Wednesday, July 13, 2016

The End....?

Many of you know that I arrived back home Sunday night so I really have no excuse (jet lag???) for why I didn't post anything sooner. So my apologies!

The second of week of camp we helped put on was not at Striki but another school in a nearby town called Blidene. This year was the second year the camp was done there so the traditions and organization was very different from Striki. Which I guess is good. It keeps you from getting too comfortable and thinking you're an expert now. We had a total of 20 kids at Blidene (compared to the 80 at Striki), which meant instead of having seven classes we only had three. That left two people on our team without classes to teach. They spent most of the day in prayer over the camp/kids and just helped the rest of us out during the day. This extra prayer was much needed because, despite having a quarter of the kids we had at Striki, discipline was much looser at Blidene. That's not to say the kids weren't good kids but they were much more eager to test boundaries with the teachers and with each other.

But, all discipline problems aside, it was a good week. The group of kids Katharine and I ended up co-teaching were all very sweet, and did their best to try to learn some new English and participate in class. We did have a pair of troublemakers, though, who liked to test our patience and resist every time we asked them to speak in English or do anything in English. However, I think God used these kids to teach me better patience and how to keep my calm during frustrating situations. Often times at home I get easily frustrated with my family so while teaching in Latvia I realized that I need to work on keeping my cool and just rolling with the punches. This leads me to the second lesson I learned, which is I need to become more flexible. I had prepared lesson plans for the camp ahead of time and printed out hundreds of sheets of paper. When I first got to Latvia I thought I was going to be able to do everything I had planned down to the very last detail. And with the first English session I taught this was clearly not the case. So for both of weeks of camp I tried to work on adjusting to the situation and being okay when I had to make concessions to my original plan.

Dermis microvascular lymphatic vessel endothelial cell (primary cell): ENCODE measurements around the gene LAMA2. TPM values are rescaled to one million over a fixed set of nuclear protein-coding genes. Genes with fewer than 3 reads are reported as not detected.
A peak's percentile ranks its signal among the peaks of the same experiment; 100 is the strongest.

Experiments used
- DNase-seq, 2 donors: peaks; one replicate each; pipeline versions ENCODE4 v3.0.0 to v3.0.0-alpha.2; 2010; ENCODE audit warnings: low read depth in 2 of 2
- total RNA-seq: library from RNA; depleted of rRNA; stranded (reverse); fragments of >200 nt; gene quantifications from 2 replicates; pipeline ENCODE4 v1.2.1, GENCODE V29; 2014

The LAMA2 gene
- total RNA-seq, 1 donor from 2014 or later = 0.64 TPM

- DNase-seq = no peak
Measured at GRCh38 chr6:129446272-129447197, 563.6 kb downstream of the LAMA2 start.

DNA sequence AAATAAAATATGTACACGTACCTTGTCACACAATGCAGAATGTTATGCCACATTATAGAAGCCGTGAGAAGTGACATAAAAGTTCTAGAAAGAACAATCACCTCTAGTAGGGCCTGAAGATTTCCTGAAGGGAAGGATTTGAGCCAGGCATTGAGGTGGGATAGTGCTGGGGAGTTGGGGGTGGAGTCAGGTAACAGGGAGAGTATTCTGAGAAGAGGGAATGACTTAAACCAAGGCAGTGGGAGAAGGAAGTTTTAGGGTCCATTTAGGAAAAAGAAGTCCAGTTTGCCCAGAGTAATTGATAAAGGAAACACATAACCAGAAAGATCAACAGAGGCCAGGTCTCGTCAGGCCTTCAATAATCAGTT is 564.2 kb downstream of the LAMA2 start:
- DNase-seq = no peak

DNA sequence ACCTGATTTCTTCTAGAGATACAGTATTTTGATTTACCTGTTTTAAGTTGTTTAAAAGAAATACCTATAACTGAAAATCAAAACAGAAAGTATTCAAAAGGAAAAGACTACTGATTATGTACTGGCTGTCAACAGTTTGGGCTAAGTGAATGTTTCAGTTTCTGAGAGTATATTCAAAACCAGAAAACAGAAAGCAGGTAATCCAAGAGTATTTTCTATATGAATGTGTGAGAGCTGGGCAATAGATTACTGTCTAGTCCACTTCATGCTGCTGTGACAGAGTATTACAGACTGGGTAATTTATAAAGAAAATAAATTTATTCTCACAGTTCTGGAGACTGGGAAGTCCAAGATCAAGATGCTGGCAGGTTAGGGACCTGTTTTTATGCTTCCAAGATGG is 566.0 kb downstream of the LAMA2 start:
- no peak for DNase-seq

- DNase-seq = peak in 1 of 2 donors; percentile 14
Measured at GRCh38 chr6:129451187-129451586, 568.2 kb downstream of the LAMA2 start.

One of the biggest things I noticed while in Latvia is the people's generosity. For many years these people had next to nothing yet they still give as much as they can (and often more). Our culture stresses giving only as much as we can handle, yet their culture teaches them to give abundantly despite whatever financial struggles they're going through. It's made me realize I need to give more freely and without remorse.

Overall going to Latvia and being immersed in their culture for two and a half weeks has really opened my eyes to a world outside of the United States. We may have many different cultures and ethnicities here in the US, but going to a new country is more enriching than I ever could have imaged.

But it wasn't only the people in Latvia who made my experience memorable, but also everyone else on the EEMN team. We did have our little conflicts but for the most part we all worked together very well. I'm so glad I got the opportunity to meet and live with these people for half a month. It really made the whole experience ten times better.

I hope to go back to Latvia in the near future but who knows what will be in store for me in the next few months. What I do know is that the lessons I learned their will stick with me for the rest of my life. Hopefully, with God's help, I'll be able to implement them in my daily life and grow from this experience.

Thank you all for your support!

Much love,


ps. For more in depth stories, things I learned or pictures contact me in person (whether by text, email, calling, Facebook or just meeting face to face) and I'll be happy to share :)

1 comment:

  1. Really good writing! I'm glad I got to share that trip with you. You added so much to our team. Pr. Mark